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. Last Updated: 07/27/2016

A New Weimar Russia?

Once again, the specter of Weimar Germany haunts Russia. If the outcome of last month's parliamentary elections is taken as a straw poll for the presidential race in June, one can easily imagine a nightmare choice between Communist Gennady Zyuganov and ultranationalist Vladimir Zhirinovsky, or between Zyuganov and a weak reform candidate like Grigory Yavlinsky. A less nightmarish choice would pit Zyuganov against an ailing Boris Yeltsin or Viktor Chernomyrdin, a prime minister fatally damaged by his loyalty to an unpopular president. In short, a new authoritarian or even totalitarian regime may enter Russia, not through a coup, as in 1917, but through the ballot box and according to all the rules of Russia's democratic, presidency-oriented constitution.


Like Weimar Germany, Russia has experienced, by losing its superpower status, a national humiliation; it has been gripped by an economic crisis and by a rupture in its social fabric; and it has sustained bloody political upheavals, most notably the dissolution of the Soviets, in the fall of 1993, and the seemingly interminable war in Chechnya.


The Communists' success at the polls, raising their representation in the Duma to 35 percent from 10 percent, practically closes the Weimar analogy. Like Adolf Hitler's party comrades, Russia's Communists showed plenty of political savvy, running a miserly campaign in the face of lavish spending by opponents and relying on grass-roots support instead of garish advertising. If the Duma deputies from the other "left parties'' -- the barely breathing Agrarians and the microscopic old nomenklatura party, Power to the People -- are counted in, the total comes to 41 percent.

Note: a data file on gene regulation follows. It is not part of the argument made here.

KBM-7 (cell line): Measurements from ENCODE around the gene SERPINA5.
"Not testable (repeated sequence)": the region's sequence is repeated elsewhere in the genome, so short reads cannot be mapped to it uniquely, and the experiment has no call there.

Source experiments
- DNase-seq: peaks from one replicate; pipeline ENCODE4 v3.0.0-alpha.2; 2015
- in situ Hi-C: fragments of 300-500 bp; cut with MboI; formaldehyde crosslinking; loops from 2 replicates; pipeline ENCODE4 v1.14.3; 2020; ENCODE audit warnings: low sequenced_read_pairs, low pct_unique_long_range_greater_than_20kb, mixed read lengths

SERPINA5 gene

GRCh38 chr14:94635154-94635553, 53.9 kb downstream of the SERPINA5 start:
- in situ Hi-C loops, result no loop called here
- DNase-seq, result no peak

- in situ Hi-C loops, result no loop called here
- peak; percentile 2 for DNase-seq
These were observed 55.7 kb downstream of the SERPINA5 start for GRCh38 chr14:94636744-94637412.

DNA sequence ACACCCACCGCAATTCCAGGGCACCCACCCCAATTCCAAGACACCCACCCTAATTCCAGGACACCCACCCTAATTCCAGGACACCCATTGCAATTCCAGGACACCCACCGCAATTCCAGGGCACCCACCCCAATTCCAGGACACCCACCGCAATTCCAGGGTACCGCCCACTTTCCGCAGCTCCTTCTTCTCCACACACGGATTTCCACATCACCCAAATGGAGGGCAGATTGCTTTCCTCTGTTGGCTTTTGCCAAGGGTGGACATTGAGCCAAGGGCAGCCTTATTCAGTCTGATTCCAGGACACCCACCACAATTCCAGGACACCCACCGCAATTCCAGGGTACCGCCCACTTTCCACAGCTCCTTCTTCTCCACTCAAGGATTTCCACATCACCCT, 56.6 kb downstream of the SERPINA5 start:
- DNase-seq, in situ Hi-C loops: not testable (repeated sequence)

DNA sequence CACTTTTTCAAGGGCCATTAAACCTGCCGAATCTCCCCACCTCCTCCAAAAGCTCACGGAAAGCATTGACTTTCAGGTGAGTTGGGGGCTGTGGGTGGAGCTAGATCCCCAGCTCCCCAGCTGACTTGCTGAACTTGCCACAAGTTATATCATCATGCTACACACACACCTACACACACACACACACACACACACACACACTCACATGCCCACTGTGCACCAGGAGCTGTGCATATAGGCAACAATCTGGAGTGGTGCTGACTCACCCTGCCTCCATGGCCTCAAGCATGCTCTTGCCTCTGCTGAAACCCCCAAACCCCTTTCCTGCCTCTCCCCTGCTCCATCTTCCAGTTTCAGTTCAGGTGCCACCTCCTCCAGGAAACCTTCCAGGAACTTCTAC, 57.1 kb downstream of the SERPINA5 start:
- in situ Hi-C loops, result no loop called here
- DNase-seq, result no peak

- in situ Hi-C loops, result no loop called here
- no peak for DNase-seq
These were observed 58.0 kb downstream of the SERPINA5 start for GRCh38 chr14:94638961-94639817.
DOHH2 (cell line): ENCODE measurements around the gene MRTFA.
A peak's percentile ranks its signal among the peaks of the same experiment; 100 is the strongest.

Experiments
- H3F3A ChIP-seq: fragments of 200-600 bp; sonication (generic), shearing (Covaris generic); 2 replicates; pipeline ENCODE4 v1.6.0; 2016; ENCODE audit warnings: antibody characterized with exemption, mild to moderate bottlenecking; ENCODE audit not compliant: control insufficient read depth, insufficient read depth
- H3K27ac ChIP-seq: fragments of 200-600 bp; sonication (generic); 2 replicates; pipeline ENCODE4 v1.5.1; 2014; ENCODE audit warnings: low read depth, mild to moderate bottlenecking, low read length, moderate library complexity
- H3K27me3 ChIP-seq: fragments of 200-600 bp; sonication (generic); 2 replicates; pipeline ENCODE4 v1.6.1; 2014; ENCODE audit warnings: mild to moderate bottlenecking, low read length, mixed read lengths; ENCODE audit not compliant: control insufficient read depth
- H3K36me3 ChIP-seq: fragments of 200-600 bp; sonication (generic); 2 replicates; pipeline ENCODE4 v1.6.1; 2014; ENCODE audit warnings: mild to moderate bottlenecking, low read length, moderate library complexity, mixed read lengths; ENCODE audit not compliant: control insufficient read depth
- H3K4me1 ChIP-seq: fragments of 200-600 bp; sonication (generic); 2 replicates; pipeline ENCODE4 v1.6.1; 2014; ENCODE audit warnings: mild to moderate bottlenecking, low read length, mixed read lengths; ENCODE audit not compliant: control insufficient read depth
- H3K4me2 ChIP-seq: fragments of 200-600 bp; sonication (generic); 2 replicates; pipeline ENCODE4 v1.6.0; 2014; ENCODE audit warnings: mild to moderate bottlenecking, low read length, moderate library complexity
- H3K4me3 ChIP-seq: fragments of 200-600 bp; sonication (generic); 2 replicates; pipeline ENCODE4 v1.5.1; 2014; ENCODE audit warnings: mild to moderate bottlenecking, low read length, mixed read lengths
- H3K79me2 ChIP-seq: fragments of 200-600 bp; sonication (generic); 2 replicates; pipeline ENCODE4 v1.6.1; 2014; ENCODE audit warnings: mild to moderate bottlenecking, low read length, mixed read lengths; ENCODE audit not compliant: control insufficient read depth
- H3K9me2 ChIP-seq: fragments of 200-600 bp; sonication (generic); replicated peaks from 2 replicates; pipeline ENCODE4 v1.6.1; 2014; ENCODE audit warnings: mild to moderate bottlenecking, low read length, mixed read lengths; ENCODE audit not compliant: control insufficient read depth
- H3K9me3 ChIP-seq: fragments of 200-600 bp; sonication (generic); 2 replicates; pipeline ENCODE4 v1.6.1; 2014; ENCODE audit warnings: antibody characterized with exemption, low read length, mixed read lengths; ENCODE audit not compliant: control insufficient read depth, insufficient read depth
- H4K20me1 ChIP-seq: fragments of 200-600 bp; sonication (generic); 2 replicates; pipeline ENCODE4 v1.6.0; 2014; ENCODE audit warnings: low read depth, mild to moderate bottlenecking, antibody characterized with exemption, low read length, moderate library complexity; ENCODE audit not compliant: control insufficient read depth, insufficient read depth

But was it a "victory of the Communists,'' or a "victory for communism''? After all the bad press the Communists endured during perestroika and, especially, after the collapse of Soviet communism, Zyuganov's party is, indeed, a comeback kid. The Communist Party of Russia will be the largest single-party faction in the new Duma.


Had the seats been distributed according to the votes cast, however, the Communist bloc would not have exceeded 25 percent. More than one-third of the Communist deputies were elected from single-mandate districts -- meaning they owe their victories not so much to their party as to their local constituencies, a significant factor given the growing autonomy of the regions.


General Alexander Lebed's recent offer to lend the Communists his charismatic appeal in exchange for the presidential prize is a bad deal for the Communists and is bound to be rejected. The Russian presidency is powerful enough to enable the president to forget who made his victory possible, and Lebed, the hero of the war in Afghanistan, is unlikely to be obliging.